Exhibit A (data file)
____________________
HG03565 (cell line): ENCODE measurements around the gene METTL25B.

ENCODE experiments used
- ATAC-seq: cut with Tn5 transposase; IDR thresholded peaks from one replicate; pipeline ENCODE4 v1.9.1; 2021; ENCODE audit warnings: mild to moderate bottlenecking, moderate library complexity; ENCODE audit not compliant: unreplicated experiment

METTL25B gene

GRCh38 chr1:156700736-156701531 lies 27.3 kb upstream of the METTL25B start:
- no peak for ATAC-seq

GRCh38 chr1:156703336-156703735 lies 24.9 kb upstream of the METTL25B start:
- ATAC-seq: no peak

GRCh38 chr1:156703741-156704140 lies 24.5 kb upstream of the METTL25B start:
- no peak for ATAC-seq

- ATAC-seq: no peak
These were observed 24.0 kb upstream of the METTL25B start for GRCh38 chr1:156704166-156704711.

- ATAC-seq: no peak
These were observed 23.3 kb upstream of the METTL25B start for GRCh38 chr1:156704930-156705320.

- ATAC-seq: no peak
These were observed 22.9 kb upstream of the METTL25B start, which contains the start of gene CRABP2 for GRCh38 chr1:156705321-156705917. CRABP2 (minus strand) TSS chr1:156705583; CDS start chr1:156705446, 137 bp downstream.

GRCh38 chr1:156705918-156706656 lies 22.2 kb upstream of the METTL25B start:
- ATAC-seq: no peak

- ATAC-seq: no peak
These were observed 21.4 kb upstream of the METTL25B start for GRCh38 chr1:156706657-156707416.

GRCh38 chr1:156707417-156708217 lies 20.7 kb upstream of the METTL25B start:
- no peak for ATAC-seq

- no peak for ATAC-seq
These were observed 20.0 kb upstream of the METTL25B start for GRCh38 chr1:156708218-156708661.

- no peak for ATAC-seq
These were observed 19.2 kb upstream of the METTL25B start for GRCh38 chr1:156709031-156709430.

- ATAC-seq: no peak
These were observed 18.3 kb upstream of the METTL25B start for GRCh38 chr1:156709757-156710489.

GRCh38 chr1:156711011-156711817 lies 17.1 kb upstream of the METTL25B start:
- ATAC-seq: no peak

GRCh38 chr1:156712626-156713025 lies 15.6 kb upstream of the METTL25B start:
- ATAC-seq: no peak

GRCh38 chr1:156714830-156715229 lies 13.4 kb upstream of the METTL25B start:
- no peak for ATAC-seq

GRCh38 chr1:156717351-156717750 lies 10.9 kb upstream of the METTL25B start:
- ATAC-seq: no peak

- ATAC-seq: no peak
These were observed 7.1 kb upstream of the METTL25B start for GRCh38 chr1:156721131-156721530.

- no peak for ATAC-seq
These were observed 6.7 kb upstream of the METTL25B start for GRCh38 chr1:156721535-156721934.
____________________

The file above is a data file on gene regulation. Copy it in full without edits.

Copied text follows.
HG03565 (cell line): ENCODE measurements around the gene METTL25B.

ENCODE experiments used
- ATAC-seq: cut with Tn5 transposase; IDR thresholded peaks from one replicate; pipeline ENCODE4 v1.9.1; 2021; ENCODE audit warnings: mild to moderate bottlenecking, moderate library complexity; ENCODE audit not compliant: unreplicated experiment

METTL25B gene

GRCh38 chr1:156700736-156701531 lies 27.3 kb upstream of the METTL25B start:
- no peak for ATAC-seq

GRCh38 chr1:156703336-156703735 lies 24.9 kb upstream of the METTL25B start:
- ATAC-seq: no peak

GRCh38 chr1:156703741-156704140 lies 24.5 kb upstream of the METTL25B start:
- no peak for ATAC-seq

- ATAC-seq: no peak
These were observed 24.0 kb upstream of the METTL25B start for GRCh38 chr1:156704166-156704711.

- ATAC-seq: no peak
These were observed 23.3 kb upstream of the METTL25B start for GRCh38 chr1:156704930-156705320.

- ATAC-seq: no peak
These were observed 22.9 kb upstream of the METTL25B start, which contains the start of gene CRABP2 for GRCh38 chr1:156705321-156705917. CRABP2 (minus strand) TSS chr1:156705583; CDS start chr1:156705446, 137 bp downstream.

GRCh38 chr1:156705918-156706656 lies 22.2 kb upstream of the METTL25B start:
- ATAC-seq: no peak

- ATAC-seq: no peak
These were observed 21.4 kb upstream of the METTL25B start for GRCh38 chr1:156706657-156707416.

GRCh38 chr1:156707417-156708217 lies 20.7 kb upstream of the METTL25B start:
- no peak for ATAC-seq

- no peak for ATAC-seq
These were observed 20.0 kb upstream of the METTL25B start for GRCh38 chr1:156708218-156708661.

- no peak for ATAC-seq
These were observed 19.2 kb upstream of the METTL25B start for GRCh38 chr1:156709031-156709430.

- ATAC-seq: no peak
These were observed 18.3 kb upstream of the METTL25B start for GRCh38 chr1:156709757-156710489.

GRCh38 chr1:156711011-156711817 lies 17.1 kb upstream of the METTL25B start:
- ATAC-seq: no peak

GRCh38 chr1:156712626-156713025 lies 15.6 kb upstream of the METTL25B start:
- ATAC-seq: no peak

GRCh38 chr1:156714830-156715229 lies 13.4 kb upstream of the METTL25B start:
- no peak for ATAC-seq

GRCh38 chr1:156717351-156717750 lies 10.9 kb upstream of the METTL25B start:
- ATAC-seq: no peak

- ATAC-seq: no peak
These were observed 7.1 kb upstream of the METTL25B start for GRCh38 chr1:156721131-156721530.

- no peak for ATAC-seq
These were observed 6.7 kb upstream of the METTL25B start for GRCh38 chr1:156721535-156721934.